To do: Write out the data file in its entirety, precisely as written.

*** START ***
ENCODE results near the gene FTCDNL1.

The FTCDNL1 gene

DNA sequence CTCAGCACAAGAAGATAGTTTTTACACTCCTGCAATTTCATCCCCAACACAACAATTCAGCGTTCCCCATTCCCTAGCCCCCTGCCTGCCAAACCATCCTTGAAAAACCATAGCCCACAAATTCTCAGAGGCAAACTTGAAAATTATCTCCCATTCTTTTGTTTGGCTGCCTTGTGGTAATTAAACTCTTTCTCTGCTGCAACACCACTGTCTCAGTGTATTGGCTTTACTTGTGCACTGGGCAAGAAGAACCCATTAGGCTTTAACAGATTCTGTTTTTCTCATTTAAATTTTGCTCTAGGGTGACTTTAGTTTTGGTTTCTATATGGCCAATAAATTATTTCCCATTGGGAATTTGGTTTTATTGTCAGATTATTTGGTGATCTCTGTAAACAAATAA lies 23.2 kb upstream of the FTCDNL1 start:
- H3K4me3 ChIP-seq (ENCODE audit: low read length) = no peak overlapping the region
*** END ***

ENCODE results near the gene FTCDNL1.

The FTCDNL1 gene

DNA sequence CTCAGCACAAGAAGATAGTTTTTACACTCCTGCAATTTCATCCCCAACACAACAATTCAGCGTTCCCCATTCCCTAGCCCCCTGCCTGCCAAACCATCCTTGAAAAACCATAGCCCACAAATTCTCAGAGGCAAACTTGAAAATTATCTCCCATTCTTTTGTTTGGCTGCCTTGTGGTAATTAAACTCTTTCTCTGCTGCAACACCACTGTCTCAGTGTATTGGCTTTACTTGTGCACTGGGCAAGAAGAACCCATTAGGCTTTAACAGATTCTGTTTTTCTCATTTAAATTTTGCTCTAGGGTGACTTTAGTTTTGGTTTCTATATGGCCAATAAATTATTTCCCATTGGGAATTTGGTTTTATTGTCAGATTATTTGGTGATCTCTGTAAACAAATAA lies 23.2 kb upstream of the FTCDNL1 start:
- H3K4me3 ChIP-seq (ENCODE audit: low read length) = no peak overlapping the region